Meanwhile, in the alternate world of Mickey Kaus:
It's always an underling's fault with Kerry, isn't it?

His most recent relapse:
CALLER: It was like a college fraternity prank that stacked up naked men --

LIMBAUGH: Exactly. Exactly my point! This is no different than what happens at the Skull and Bones initiation and we're going to ruin people's lives over it and we're going to hamper our military effort, and then we are going to really hammer them because they had a good time. You know, these people are being fired at every day. I'm talking about people having a good time, these people, you ever heard of emotional release? You of heard of need to blow some steam off?
Hmm, "emotional release." Sounds about right. Guess Rush and I are off to the forest with some shrooms and oranges...

I must say, it's good to see conservatives talking like conservatives again. They love the whole neocon fantasy idea, but when the going gets tough, these guys fall back to their mass violence-excusing ways.

Hmm, "emotional release" and "blow". Is that what the "Look at those dicks!" girl was thinking? Why is Rush still blaming Clinton for everything? (:

Tuesday, May 04, 2004

The Agonist has put up the entire Taguba report investigating all the various instances of abuse, torture?, murders and other unexplained deaths of Iraqi prisoners at the hands of American servicemen and women (and some "contractors") at Abu Ghraib prison in Iraq.

I have yet to comment at any length at the growing scandal surrounding our treatment of Iraqi prisoners (and how it's going over around the world), mostly because I'm a bit busy and this situation is developing rather quickly. Here's a recap from the Reuters wire. And here's Sy Hersh's New Yorker story that got a lot of this rolling.
Has he had a change of heart on France?
Maybe I was wrong about The Day After Tomorrow:
No one is pretending the forthcoming film "The Day After Tomorrow" is anything but implausible: In the $125 million movie, global warming triggers a cascade of events that practically flash freeze the planet.

It's an abruptness no one believes possible, least of all the filmmakers behind the 20th Century Fox release. "It's very cinematic to choose the worst-case scenario, which we did," said co-screenwriter Jeffrey Nachmanoff.

Nonetheless, scientists are embracing the movie, unusual for those whose stock in trade is fact.

"My first reaction was, 'Oh my God, this is a disaster because it is such a distortion of the science. It will certainly create a backlash,'" said Dan Schrag, a Harvard University paleoclimatologist. "I have sobered up somewhat, because the public is probably smart enough to distinguish between Hollywood and the real world."

He now hopes the movie will do for interest in global warming what "Jurassic Park" did for dinosaurs.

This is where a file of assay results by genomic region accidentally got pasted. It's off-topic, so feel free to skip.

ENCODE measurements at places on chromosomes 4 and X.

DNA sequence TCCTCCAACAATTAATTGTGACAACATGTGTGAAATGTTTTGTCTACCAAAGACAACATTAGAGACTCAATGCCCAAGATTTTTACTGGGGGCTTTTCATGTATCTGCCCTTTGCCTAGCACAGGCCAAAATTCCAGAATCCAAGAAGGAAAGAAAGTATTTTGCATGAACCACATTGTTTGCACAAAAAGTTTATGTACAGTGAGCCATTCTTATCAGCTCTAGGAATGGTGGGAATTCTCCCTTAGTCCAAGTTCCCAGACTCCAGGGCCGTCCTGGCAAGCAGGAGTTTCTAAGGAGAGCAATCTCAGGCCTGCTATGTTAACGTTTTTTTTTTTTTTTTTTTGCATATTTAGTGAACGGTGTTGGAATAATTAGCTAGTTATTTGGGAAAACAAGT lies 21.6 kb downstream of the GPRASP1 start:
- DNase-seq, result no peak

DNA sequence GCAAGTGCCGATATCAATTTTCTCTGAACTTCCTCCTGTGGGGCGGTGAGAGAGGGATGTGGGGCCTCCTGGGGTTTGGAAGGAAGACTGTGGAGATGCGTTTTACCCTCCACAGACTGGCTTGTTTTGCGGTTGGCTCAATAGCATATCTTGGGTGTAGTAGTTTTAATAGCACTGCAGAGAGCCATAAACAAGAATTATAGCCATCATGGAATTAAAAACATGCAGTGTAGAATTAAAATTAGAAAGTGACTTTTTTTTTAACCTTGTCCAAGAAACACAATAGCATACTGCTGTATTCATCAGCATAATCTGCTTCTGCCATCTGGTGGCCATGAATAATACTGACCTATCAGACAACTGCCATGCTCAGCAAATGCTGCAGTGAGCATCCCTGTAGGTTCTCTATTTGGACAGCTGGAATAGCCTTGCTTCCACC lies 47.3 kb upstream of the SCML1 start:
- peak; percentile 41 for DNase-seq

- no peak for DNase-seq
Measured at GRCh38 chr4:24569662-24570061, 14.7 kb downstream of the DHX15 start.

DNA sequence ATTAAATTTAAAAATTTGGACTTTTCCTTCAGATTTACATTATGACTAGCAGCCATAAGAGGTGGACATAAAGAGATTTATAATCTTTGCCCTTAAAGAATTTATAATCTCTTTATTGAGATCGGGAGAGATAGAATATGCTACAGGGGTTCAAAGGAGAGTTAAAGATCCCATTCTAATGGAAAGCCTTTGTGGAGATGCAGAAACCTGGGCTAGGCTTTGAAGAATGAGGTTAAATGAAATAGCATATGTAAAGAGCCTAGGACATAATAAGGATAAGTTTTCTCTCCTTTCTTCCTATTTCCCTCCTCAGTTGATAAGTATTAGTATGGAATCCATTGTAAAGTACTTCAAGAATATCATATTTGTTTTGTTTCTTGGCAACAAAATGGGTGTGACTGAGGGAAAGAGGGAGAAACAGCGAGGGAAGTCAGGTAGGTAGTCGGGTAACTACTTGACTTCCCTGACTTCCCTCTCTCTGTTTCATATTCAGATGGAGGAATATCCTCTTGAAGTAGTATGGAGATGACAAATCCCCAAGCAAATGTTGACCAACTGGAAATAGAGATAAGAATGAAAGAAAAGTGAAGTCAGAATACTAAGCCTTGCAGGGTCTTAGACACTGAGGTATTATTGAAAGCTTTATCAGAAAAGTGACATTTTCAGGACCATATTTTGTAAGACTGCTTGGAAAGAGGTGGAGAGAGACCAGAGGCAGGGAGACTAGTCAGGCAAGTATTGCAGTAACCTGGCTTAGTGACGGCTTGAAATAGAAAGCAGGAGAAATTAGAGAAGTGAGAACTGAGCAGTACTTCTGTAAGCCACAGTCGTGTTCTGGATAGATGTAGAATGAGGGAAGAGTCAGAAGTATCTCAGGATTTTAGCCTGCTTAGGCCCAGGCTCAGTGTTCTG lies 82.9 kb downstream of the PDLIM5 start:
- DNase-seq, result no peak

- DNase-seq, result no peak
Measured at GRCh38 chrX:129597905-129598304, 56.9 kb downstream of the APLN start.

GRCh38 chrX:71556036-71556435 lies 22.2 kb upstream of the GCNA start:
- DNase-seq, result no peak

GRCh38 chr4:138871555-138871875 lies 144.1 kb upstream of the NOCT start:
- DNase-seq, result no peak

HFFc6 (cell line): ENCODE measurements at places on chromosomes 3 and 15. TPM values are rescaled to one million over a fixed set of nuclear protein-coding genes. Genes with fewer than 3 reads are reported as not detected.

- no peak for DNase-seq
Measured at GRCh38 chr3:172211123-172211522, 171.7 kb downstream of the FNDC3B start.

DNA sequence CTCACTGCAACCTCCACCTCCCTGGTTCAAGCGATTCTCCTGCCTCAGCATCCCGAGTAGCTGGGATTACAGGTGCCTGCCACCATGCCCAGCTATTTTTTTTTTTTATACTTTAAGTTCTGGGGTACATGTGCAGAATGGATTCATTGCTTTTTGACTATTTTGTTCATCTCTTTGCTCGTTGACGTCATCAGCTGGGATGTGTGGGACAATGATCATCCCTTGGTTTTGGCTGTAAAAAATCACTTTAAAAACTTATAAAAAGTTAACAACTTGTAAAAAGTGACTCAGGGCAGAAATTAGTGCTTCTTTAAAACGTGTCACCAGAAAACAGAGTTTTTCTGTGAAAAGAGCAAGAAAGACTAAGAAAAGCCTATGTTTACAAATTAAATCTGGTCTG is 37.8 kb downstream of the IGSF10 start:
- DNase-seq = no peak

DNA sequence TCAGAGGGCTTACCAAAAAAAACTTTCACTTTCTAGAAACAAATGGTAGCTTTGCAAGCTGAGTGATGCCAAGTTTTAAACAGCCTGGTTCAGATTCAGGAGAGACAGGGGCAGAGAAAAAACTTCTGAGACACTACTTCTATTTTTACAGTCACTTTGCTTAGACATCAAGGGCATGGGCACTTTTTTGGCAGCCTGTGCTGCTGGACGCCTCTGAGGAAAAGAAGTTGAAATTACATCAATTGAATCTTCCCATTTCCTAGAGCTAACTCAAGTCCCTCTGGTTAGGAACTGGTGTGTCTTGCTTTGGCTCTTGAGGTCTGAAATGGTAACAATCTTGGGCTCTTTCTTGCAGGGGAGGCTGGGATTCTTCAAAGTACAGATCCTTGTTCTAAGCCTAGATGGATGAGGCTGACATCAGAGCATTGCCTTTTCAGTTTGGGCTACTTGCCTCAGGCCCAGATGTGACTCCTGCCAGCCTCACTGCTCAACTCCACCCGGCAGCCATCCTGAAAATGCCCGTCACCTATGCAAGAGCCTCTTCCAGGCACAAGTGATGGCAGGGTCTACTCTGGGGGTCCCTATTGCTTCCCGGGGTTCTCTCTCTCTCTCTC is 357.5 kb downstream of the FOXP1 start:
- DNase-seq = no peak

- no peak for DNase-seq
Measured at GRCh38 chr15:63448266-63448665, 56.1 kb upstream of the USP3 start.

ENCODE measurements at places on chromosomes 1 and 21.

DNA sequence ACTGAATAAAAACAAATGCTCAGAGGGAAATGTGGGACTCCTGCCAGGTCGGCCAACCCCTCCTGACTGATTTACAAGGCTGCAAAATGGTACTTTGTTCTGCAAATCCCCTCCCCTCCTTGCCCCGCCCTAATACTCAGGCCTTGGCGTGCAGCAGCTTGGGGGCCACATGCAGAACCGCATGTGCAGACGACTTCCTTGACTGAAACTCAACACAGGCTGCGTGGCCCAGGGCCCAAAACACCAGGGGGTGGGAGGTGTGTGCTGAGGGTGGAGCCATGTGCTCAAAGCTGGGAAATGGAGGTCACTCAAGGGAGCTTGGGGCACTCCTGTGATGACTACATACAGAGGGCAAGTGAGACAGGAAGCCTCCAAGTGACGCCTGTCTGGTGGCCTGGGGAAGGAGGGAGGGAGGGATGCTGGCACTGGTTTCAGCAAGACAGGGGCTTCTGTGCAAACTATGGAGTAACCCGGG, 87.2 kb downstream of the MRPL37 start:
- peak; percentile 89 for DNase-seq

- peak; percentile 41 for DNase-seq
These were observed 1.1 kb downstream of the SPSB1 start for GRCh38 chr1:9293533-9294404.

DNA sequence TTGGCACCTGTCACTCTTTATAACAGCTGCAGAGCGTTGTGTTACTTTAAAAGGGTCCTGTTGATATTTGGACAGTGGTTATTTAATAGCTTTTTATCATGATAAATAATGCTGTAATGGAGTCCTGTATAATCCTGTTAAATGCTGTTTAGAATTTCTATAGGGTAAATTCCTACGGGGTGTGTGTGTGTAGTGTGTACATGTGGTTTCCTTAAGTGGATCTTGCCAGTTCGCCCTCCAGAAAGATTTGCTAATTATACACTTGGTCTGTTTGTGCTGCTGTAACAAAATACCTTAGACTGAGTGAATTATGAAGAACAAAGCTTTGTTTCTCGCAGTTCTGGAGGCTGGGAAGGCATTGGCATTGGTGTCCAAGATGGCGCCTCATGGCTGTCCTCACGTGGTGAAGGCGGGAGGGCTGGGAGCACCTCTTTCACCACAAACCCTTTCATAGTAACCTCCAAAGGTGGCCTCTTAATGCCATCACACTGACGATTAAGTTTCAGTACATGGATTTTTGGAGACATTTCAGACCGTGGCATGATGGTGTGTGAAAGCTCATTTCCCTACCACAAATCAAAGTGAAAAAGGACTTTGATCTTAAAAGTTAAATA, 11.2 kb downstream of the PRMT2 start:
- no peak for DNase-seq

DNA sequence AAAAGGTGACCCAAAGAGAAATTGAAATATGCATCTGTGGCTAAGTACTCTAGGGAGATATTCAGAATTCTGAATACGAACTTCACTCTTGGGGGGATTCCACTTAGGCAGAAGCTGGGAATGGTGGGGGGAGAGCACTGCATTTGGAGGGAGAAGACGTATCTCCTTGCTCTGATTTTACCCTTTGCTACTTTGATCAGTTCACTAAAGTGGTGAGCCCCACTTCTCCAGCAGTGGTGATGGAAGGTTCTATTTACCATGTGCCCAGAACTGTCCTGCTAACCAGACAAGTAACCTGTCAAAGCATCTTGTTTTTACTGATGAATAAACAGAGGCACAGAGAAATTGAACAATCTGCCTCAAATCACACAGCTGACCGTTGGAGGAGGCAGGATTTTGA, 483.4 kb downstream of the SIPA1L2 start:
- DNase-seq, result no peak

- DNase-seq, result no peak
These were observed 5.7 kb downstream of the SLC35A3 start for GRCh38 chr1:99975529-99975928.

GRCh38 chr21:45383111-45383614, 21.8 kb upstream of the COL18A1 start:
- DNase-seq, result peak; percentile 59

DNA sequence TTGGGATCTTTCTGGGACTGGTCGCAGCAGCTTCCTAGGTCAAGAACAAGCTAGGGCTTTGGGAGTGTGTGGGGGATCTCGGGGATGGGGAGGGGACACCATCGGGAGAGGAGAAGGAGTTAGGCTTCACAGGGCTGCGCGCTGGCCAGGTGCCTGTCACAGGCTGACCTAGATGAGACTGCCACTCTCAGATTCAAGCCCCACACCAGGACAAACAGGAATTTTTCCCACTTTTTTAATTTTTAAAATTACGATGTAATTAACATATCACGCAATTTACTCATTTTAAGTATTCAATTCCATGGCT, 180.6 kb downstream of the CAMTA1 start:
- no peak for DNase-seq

Haha, trust me, the remains of dinosaurs have been a high priority for the Bush administration and its friends for a long, long time.

Then again, there are more Republicans than Democrats who don't accept the possibility of global warming. And there are certainly more Republicans than Democrats -- in this case, young-earth creationists -- who don't accept the fact that giant reptiles walked the earth millions of years ago. So it kind of makes sense.
Several scientists who are familiar with the film were charitable, even overlooking the rapidity with which events unfold in the movie. "The science is bad, but perhaps it's an opportunity to crank up the dialogue on our role in climate change," NASA research oceanographer William Patzert said of the premise.

Most, including the filmmakers, acknowledge time had to be compressed to keep the audience's interest. When scientists who study climate refer to abrupt changes, they refer to decades, if not hundreds or thousands of years.

"Fox is not going to make a movie that goes on for 10,000 years," Patzert said.
A perfectly plausible explanation. But of course, that's precisely the argument that naysayers will make to use the movie to say that global warming is crap. Perhaps it's a good idea to meet the naysayers head-on here.

Of course, there's one other potential obstacle: The movie might suck. It is made by the brain trust that brought us Godzilla.

Gore is going for it:
An investor group headed by former Vice President Al Gore said Tuesday it is buying a cable channel and launching a news network that will offer "irreverent and bold'' programming for young adults.

The group is buying the Newsworld International channel from Vivendi Universal Entertainment for an undisclosed sum. The deal with Gore's company, INdTV Holdings, was announced during a cable industry convention in New Orleans.

Newsworld International is a 24-hour channel broadcasting international news produced by the Canadian Broadcasting Corp. It is seen in about 17 million North American households, according to Vivendi.

Gore said the network will be "an independent voice in this industry'' with a primary target audience of people between 18 and 34 "who want to learn about the world in a voice they recognize and a view they recognize as their own.''

"This is not going to be a liberal network, a Democratic network or a political network,'' Gore said at a news conference.

The programming will continue to be provided by Canadian Broadcasting Corp., officials said.